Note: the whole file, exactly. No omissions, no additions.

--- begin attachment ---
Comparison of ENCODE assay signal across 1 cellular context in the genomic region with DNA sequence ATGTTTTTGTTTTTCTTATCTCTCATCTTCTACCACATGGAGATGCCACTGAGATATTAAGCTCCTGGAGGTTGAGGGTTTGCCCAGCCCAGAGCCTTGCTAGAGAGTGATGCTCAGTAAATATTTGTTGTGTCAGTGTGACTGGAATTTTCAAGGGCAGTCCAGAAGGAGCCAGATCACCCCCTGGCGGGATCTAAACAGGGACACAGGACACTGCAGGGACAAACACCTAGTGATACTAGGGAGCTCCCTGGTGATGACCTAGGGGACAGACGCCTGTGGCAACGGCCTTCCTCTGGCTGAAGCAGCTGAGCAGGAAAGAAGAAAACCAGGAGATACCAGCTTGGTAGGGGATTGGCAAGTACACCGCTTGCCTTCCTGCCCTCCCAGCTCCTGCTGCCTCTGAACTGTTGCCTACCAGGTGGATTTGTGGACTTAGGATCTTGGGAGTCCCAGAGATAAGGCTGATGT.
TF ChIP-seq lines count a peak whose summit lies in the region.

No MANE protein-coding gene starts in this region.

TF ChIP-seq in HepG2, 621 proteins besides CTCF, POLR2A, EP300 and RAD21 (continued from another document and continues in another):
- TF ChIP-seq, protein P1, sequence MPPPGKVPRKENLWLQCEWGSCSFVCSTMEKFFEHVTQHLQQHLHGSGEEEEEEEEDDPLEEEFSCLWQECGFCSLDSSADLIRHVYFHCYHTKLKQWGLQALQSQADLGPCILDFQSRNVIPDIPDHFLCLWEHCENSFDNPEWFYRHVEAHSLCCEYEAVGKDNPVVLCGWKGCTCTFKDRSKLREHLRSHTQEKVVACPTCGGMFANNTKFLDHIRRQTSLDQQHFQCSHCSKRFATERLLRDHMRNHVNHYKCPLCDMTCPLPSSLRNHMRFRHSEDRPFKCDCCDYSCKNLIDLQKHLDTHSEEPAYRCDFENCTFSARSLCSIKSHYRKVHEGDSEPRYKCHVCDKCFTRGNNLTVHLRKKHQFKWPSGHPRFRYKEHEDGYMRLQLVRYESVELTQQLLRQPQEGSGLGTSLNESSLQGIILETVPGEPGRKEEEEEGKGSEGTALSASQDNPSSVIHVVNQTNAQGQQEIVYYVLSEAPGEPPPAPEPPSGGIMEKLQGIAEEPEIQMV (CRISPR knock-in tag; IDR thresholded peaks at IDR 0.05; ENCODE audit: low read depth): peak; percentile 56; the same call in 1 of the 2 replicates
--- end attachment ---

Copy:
Comparison of ENCODE assay signal across 1 cellular context in the genomic region with DNA sequence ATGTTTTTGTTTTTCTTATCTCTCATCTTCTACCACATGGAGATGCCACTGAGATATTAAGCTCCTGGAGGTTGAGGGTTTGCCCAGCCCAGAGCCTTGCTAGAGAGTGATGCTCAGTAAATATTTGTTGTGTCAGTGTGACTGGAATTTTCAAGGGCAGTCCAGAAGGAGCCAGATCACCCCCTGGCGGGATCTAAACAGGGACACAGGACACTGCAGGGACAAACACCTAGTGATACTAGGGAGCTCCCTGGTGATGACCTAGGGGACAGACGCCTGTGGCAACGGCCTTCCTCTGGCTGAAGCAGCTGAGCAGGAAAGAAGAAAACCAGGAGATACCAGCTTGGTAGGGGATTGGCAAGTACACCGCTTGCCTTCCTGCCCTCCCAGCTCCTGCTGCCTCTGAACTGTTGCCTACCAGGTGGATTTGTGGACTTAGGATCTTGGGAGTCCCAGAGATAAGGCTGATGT.
TF ChIP-seq lines count a peak whose summit lies in the region.

No MANE protein-coding gene starts in this region.

TF ChIP-seq in HepG2, 621 proteins besides CTCF, POLR2A, EP300 and RAD21 (continued from another document and continues in another):
- TF ChIP-seq, protein P1, sequence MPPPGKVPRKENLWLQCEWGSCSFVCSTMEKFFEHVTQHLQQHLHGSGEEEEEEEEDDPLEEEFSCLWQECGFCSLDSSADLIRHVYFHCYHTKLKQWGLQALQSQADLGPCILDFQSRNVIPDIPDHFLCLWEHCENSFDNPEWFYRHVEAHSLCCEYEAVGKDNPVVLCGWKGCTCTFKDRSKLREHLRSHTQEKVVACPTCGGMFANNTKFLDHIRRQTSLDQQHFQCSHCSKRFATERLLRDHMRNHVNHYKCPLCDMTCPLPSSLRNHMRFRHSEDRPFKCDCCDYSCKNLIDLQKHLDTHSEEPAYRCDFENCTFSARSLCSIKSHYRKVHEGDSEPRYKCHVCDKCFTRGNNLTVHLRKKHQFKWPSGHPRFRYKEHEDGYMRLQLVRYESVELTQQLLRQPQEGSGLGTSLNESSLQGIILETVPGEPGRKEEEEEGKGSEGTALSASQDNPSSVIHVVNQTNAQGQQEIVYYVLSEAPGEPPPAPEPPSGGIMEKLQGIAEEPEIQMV (CRISPR knock-in tag; IDR thresholded peaks at IDR 0.05; ENCODE audit: low read depth): peak; percentile 56; the same call in 1 of the 2 replicates